Thorp reprocessing plant’s operational period may be extended by a decade, UK officials say

frontpageingressimage_THORPreprocessing-BNFL.jpg Photo: BNFL

Representatives of BNFL confirmed to Bøhmer – who is also Bellona’s daily manager – that the Thorp plant could remain in operation until 2020.

“It is very unfortunate that we find this threat hanging over us for the next five to 10 years,” said Bøhmer.

BNFL’s announcement that Thorp’s operations could be extended was the second blow dealt to opponents of reprocessing in the UK this year, after Britain’s Nuclear Decommissioning Authority (NDA) decided that Sellafield’s Magnox fuel reprocessing facility would also operate beyond its projected closure.

bodytextimage_Nils-Boehmer-bredde-lite.jpg Photo: (foto: tone foss aspevoll/bellona)

The most contaminated facility
Thorp– which stands for the Thermal Oxides Reprocessing Plant – accepts nuclear waste from all over the world, and is one of the few facilities still in use at the ageing Sellafield nuclear site.

The Thorp facility reprocesses spent nuclear fuel with the goal of separating out uranium and plutonium for further use in reconstituted nuclear fuel, but the reprocessing process itself leads to even more radioactive pollution. By many estimates, the amount of waste produced by reprocessing far exceeds the amount of usable fuel products that come of the process.

The Thorp reprocessing facility was closed in April of 2005 when it was discovered that some 20 tonnes – or 83,000 litres – of radioactive liquor containing plutonium, uranium and nitric acid had been leaking into the facility’s clarification cell, a concrete containment shell, unchecked for nine months.

The plant was reopened against Bellona protests in March of this year. Bellona’s Bøhmer contended that Thorp was still lacking in several necessary government oversight permissions to go back into operation.

Second reprocessing extension at Sellafield this year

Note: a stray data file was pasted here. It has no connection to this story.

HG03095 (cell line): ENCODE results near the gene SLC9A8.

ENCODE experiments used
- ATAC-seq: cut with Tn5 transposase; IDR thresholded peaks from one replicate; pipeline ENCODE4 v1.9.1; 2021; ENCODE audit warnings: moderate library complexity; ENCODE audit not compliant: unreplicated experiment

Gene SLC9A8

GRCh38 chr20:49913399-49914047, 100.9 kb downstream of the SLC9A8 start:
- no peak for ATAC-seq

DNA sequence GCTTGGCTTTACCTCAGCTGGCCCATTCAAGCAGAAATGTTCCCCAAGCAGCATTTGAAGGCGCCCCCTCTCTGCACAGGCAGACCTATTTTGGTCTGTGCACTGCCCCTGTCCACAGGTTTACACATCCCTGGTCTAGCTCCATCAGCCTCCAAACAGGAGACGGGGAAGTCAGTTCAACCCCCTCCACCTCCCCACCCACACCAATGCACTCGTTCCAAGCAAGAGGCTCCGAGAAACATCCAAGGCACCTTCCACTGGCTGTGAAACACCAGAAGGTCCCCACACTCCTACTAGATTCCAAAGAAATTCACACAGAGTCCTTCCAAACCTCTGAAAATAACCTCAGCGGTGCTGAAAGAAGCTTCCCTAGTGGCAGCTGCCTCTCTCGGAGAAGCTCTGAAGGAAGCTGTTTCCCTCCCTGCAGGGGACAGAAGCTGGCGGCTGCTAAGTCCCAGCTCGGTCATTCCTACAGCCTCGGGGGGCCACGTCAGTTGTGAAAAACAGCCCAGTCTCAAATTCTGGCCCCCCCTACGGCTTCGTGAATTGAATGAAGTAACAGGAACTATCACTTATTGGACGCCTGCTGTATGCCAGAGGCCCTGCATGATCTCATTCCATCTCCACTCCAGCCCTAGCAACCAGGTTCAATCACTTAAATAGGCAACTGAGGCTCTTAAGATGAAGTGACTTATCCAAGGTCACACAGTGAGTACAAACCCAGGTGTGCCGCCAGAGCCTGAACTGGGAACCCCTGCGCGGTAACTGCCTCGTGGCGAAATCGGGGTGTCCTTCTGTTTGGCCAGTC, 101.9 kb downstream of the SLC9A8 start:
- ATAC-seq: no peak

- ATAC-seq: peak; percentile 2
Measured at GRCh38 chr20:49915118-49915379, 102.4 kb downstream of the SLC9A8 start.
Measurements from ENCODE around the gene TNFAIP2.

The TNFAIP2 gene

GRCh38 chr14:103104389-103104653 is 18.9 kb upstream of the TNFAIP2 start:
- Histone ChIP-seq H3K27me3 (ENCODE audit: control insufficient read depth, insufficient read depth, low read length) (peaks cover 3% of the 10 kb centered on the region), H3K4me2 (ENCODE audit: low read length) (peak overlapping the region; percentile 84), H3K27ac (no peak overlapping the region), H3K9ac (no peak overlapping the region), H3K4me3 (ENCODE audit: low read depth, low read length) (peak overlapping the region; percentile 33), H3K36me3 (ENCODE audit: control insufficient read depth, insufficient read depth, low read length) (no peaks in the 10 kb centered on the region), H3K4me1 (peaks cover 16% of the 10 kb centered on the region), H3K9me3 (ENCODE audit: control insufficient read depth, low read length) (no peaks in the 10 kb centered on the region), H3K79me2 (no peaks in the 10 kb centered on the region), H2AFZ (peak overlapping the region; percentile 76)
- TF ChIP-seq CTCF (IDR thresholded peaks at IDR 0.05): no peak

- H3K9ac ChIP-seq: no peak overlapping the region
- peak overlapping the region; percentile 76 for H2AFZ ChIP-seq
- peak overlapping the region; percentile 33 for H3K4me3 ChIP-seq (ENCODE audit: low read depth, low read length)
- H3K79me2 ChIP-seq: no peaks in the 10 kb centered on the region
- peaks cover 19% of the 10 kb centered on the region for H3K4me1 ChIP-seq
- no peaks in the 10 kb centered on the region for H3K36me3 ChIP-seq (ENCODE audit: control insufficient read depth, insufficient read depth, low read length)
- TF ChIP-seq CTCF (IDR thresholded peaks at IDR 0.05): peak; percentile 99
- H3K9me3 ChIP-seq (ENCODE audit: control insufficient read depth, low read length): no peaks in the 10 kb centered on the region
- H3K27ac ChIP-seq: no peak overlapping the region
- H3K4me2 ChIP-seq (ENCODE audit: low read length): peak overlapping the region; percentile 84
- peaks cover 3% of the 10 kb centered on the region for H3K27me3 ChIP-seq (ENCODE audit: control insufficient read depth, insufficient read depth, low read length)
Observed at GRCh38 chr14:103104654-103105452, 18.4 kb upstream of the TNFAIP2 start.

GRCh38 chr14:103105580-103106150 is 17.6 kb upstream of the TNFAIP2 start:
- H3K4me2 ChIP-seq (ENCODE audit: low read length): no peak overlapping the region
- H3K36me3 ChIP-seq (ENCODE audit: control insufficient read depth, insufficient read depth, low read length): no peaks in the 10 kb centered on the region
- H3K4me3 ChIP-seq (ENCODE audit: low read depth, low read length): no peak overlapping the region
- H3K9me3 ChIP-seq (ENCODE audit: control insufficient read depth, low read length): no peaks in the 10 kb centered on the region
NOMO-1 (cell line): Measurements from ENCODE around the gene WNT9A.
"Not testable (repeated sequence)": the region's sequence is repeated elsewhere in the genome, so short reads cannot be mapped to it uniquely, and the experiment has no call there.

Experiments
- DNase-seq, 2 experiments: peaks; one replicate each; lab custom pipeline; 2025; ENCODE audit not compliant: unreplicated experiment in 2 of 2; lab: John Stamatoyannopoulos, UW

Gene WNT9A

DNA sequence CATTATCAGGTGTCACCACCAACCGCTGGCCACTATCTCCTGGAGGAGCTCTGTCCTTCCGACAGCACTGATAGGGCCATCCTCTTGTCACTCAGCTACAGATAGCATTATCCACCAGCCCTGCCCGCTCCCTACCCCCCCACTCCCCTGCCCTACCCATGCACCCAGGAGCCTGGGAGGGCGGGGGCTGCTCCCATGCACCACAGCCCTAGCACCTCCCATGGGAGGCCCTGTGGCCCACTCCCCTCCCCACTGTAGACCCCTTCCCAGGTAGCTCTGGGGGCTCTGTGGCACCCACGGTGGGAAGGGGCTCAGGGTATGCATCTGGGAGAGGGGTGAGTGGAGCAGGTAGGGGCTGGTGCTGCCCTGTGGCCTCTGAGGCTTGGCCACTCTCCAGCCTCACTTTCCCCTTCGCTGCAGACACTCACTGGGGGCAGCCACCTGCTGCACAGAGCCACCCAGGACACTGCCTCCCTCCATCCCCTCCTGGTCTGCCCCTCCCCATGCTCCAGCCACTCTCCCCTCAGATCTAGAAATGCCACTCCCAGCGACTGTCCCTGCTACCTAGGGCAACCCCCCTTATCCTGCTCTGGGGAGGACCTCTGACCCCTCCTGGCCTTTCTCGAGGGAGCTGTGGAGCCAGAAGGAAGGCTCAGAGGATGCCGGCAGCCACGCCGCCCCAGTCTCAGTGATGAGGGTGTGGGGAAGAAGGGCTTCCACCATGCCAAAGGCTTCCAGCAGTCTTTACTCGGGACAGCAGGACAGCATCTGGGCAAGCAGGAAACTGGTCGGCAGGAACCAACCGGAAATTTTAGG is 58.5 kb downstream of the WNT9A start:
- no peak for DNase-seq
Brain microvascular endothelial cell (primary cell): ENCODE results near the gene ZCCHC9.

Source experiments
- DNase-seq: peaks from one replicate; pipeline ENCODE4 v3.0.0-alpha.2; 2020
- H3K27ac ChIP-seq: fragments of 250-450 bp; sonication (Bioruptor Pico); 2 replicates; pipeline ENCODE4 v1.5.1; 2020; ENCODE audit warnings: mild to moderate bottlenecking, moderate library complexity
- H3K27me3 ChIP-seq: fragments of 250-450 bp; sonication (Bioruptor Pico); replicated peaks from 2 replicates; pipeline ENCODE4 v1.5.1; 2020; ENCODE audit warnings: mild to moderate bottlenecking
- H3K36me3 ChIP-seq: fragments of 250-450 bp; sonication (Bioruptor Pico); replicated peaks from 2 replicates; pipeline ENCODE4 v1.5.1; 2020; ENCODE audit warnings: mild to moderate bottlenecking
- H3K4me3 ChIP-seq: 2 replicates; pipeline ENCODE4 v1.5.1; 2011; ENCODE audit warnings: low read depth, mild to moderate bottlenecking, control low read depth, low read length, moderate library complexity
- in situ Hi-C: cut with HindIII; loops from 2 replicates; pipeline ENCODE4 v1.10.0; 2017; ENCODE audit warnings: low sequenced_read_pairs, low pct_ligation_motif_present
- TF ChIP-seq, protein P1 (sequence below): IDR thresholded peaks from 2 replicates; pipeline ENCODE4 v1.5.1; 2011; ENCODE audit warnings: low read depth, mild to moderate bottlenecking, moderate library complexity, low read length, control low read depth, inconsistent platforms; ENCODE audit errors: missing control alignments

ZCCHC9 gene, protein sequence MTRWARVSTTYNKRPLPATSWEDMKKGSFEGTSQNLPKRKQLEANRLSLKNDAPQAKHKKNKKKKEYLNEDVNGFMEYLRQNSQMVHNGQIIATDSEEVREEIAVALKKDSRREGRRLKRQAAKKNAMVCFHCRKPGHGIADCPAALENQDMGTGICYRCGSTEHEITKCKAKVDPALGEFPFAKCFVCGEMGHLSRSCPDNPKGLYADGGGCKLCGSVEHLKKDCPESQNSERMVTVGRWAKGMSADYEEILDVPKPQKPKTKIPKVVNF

March also saw the announcement by BNFL that Sellafield would continue to reprocess Magnox fuel and operate Sellafield’s Magnox reactors. The shutdown of the Magnox fuel reprocessing facility was pushed back from 2012 to 2016, a state of affairs that poses special dangers in terms of the fuel assemblies themselves, and toxic leaks.

Unlike traditional uranium fuel, which relies on ceramic uranium oxide, Magnox fuel relies on uranium metal, which is highly susceptible to corrosion in the wet storage units in which it is housed.

For years, Magnox reprocessing was accompanied by scheduled lethal discharges of Techeium-99 (Tc-99) into the Irish Sea. This problem was largely solved by adding Tetraphenylphosphonium bromide (TPP) to liquid waste emissions from Sellafield’s Magnox fuel reprocessing plant, slashing Tc-99 discharges into the Irish Sea by 95 to 98 percent.

But getting the British government to even consider using this technology was an uphill battle led by Bellona for 10 years.

Norway must ratchet up pressure
Bellona is currently appealing to Norwegian authorities to bring their weight to bear in how Britain handles nuclear waste.

“Norwegian authorities must increase pressure on British authorities to find an alternative approach to how nuclear waste should be handled,” said Bøhmer, adding that one possibility would be to bury waste in geologic repositories – a possibility the British government is currently investigating to handle waste that will come of the nuclear power boost sought by the government of Prime Minister Gordon Brown.

Other earlier incidents at Sellafield
In 1957, Sellafield’s Windscale reactor caught fire, causing what was at the time the most serious accident to have occurred at Sellafield. The Windscale Reactor produced plutonium for use in nuclear weapons. Local radioactive fallout was serious, constituting what can be considered the Chernobyl of the time.

After that, the Sellafield site has had a series of lesser leaks and accidents. The 2005 leak at the Thorp facility lead to the reprocessing plant’s closure.

The Sellafield site was built in 1956 for the production of nuclear weapons, but later came to be used in Britain’s civilian nuclear energy sector.

But Sellafield’s days are numbered, and it is estimated to be the most expensive decommissioning project facing the NDA, which is charged with shutting down and dismantling 11 of Britain’s oldest and most hazardous nuclear sites.

The reactors at Sellafield that produced electricity have been shut down, and the Thorp facility for reprocessing nuclear fuel is one of a handful of facilities still in operation at the site.

Tone Foss Aspevoll

tone@bellona.no